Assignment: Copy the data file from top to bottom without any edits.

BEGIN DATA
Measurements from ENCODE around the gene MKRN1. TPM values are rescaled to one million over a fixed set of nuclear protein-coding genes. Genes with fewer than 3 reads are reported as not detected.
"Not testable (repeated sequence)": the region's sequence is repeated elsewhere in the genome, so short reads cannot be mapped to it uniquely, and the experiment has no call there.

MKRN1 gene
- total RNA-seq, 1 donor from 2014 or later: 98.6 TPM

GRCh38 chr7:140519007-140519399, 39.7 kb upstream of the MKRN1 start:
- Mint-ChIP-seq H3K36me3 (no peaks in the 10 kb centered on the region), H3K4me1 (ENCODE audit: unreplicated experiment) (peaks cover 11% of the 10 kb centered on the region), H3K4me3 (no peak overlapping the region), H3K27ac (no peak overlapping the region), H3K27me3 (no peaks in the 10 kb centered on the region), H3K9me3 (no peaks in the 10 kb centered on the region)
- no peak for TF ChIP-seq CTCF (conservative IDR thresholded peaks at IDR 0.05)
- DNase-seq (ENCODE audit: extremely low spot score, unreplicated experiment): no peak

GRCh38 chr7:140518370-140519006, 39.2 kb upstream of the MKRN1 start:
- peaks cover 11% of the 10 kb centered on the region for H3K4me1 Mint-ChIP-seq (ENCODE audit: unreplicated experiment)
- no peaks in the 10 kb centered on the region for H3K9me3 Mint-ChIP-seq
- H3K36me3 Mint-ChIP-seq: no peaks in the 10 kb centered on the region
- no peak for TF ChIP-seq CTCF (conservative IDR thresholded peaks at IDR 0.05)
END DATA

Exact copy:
Measurements from ENCODE around the gene MKRN1. TPM values are rescaled to one million over a fixed set of nuclear protein-coding genes. Genes with fewer than 3 reads are reported as not detected.
"Not testable (repeated sequence)": the region's sequence is repeated elsewhere in the genome, so short reads cannot be mapped to it uniquely, and the experiment has no call there.

MKRN1 gene
- total RNA-seq, 1 donor from 2014 or later: 98.6 TPM

GRCh38 chr7:140519007-140519399, 39.7 kb upstream of the MKRN1 start:
- Mint-ChIP-seq H3K36me3 (no peaks in the 10 kb centered on the region), H3K4me1 (ENCODE audit: unreplicated experiment) (peaks cover 11% of the 10 kb centered on the region), H3K4me3 (no peak overlapping the region), H3K27ac (no peak overlapping the region), H3K27me3 (no peaks in the 10 kb centered on the region), H3K9me3 (no peaks in the 10 kb centered on the region)
- no peak for TF ChIP-seq CTCF (conservative IDR thresholded peaks at IDR 0.05)
- DNase-seq (ENCODE audit: extremely low spot score, unreplicated experiment): no peak

GRCh38 chr7:140518370-140519006, 39.2 kb upstream of the MKRN1 start:
- peaks cover 11% of the 10 kb centered on the region for H3K4me1 Mint-ChIP-seq (ENCODE audit: unreplicated experiment)
- no peaks in the 10 kb centered on the region for H3K9me3 Mint-ChIP-seq
- H3K36me3 Mint-ChIP-seq: no peaks in the 10 kb centered on the region
- no peak for TF ChIP-seq CTCF (conservative IDR thresholded peaks at IDR 0.05)